Monday, June 18, 2007

Children Staying Closer to Home

From the UK's Daily Mail an interersting article "How children lost the right to roam in four generations," with the map above of the city of Sheffield, showing the shrinking acceptable roaming areas for children over four generations of the Thomas family.

Via Reason, via Boing Boing.


At 6/18/2007 10:29 AM, Blogger juandos said...

Well as stupid as the British afflictions are its understandable why the parents don't let them roam for fear of getting lost: Thousands of British children think cows lay eggs, a survey has suggested.
Townies fared worst in the research designed to find out if kids know where their food comes from

At 6/19/2007 7:48 AM, Anonymous Anonymous said...

It's not fear of getting lost, it's fear of predatory adults & teenagers. Personal safety is _not_ what it used to be.

At 6/19/2007 3:46 PM, Blogger Steve Wart said...

In 1970 children were more likely to be abducted or seriously injured by a car than they are today.

Bruce Schneier has some great insights on the differences between perceived and actual risks:

At 6/20/2007 4:41 AM, Anonymous Anonymous said...

When I referred to 'personal safety', I was talking about _experience_ in _Britain_. Bruce Schneier refers to Americans' perception of various vague situations/possibilities, eg Al Qaeda in the US, computer hacking, anthrax, etc.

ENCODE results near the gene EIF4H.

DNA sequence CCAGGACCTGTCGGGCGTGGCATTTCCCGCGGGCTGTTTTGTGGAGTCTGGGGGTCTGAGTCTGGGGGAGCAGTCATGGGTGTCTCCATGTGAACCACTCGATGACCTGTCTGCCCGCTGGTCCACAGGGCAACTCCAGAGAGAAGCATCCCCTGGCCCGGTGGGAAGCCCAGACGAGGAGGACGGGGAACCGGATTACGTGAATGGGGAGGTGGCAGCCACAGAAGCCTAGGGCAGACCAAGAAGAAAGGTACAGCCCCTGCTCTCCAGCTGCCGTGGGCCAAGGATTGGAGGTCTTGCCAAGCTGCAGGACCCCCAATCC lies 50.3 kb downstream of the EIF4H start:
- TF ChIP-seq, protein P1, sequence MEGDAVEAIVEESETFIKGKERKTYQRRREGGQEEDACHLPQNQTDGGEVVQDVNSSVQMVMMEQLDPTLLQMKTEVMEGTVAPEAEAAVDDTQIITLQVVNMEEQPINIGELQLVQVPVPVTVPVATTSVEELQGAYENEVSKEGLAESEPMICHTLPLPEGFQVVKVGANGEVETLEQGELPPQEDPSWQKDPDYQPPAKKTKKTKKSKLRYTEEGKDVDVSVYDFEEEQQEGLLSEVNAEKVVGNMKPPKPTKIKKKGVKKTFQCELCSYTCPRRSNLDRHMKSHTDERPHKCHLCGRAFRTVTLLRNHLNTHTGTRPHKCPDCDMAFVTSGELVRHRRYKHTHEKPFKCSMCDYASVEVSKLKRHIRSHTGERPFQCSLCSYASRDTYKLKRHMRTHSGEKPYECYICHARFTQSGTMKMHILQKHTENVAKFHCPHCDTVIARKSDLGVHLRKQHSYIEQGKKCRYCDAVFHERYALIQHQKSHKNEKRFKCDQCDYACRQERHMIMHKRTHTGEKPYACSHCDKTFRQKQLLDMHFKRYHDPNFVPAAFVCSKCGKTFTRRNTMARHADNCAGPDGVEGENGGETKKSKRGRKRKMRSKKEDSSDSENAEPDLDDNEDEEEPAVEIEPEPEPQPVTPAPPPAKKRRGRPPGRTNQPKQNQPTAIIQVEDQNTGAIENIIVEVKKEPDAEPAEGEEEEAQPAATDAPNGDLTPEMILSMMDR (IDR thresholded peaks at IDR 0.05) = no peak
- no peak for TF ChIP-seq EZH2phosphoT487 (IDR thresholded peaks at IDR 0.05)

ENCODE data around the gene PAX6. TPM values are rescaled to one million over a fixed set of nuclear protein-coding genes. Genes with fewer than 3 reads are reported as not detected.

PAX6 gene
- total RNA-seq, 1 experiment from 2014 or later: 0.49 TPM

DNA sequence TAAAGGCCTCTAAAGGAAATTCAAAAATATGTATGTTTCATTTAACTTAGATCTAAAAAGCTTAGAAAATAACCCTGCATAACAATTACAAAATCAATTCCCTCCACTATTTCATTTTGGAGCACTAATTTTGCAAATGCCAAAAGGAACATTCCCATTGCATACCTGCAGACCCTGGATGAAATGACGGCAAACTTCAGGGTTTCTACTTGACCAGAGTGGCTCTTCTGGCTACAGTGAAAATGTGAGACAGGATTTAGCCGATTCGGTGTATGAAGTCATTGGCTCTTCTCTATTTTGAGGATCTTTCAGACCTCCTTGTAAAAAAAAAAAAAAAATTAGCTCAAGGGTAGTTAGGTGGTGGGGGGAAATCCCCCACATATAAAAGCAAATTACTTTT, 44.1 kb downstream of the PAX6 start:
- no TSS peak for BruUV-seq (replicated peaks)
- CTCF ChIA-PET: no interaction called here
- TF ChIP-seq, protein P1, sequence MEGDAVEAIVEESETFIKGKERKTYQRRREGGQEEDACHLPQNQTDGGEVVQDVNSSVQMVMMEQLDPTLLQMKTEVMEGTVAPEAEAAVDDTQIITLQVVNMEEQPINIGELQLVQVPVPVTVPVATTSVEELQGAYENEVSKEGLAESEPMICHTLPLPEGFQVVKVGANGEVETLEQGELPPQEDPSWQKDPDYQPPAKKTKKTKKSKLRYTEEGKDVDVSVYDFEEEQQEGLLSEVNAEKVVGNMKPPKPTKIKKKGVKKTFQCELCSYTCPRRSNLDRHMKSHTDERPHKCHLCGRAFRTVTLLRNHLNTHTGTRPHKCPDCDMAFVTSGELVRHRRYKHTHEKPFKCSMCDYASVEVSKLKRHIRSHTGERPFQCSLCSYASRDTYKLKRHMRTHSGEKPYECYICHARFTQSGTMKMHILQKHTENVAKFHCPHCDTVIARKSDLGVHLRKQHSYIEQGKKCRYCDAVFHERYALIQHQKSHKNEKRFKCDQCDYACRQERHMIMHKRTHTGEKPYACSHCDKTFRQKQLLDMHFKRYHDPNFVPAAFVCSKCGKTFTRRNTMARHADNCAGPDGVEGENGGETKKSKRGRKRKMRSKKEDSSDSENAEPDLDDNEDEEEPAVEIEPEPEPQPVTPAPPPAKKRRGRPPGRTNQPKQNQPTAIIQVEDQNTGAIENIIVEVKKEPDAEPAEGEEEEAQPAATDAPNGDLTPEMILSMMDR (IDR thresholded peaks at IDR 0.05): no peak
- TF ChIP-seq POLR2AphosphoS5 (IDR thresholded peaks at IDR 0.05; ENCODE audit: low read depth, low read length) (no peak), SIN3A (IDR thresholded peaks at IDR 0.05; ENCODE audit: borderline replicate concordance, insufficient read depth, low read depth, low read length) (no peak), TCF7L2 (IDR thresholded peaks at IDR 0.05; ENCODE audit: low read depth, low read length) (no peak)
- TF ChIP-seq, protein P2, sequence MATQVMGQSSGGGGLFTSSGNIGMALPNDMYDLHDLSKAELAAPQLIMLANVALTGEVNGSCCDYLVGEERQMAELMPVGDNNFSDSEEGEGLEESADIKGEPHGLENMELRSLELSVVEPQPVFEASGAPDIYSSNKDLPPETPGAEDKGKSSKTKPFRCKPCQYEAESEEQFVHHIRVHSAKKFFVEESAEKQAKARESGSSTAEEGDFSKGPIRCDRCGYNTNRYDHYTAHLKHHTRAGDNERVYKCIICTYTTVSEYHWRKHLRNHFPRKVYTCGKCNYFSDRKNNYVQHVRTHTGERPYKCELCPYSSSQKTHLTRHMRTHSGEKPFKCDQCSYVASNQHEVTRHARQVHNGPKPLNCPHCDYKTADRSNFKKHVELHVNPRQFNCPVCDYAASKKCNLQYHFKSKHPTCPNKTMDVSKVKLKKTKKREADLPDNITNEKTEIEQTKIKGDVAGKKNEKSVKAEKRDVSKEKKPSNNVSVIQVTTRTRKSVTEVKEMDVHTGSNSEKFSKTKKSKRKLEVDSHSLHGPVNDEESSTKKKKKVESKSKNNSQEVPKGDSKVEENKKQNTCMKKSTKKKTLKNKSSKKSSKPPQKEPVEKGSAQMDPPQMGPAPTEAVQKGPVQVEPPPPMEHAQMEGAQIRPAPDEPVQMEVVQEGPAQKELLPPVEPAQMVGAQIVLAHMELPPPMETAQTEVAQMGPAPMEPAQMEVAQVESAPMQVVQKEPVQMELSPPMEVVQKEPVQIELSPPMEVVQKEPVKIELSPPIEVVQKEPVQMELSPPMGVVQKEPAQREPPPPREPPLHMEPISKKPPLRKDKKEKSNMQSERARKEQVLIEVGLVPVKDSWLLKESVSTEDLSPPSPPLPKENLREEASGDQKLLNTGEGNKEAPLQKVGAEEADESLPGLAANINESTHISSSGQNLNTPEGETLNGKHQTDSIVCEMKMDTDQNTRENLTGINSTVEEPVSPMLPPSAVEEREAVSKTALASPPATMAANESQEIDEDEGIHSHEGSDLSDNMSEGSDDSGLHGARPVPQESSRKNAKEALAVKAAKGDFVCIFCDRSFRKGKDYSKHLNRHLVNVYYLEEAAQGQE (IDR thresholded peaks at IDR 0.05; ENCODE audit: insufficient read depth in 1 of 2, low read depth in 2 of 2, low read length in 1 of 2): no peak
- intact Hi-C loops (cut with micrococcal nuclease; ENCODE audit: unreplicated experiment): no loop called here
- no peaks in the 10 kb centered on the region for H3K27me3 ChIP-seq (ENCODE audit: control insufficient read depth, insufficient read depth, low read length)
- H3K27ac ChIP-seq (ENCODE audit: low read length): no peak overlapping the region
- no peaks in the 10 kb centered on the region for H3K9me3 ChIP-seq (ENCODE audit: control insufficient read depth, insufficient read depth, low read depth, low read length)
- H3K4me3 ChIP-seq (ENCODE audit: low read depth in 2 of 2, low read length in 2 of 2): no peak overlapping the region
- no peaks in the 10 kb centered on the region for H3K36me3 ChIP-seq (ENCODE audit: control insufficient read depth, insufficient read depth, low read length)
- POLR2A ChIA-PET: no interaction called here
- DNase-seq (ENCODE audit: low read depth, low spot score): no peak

Britain & the US are different countries. British statistics show a substantial rise in attacks on people in recent decades.

At 6/20/2007 3:05 PM, Blogger Steve Wart said...

Please provide some references

At 6/21/2007 4:38 AM, Anonymous Anonymous said...

1. In Britain: The number of reported violent crimes against the person rose 36% between 1990 & 1997. The method of counting was then changed; such crimes more than doubled in number between 1998-99 & 2004-05. See the Annual Abstract of Statistics, 2002 & 2006.

2. The official British Crime Survey only deals with adults 18 & over. So in Dec 2004 _The Sun_ (a mass-circulation tabloid) commissioned a survey which included young people between 15 & 17. Some 52% of young people reported being victims of violent crime in the past year. For those 18 & over, this figure was 30%. See Trevor Kavanagh's report in The Sun 20 Dec 2004.


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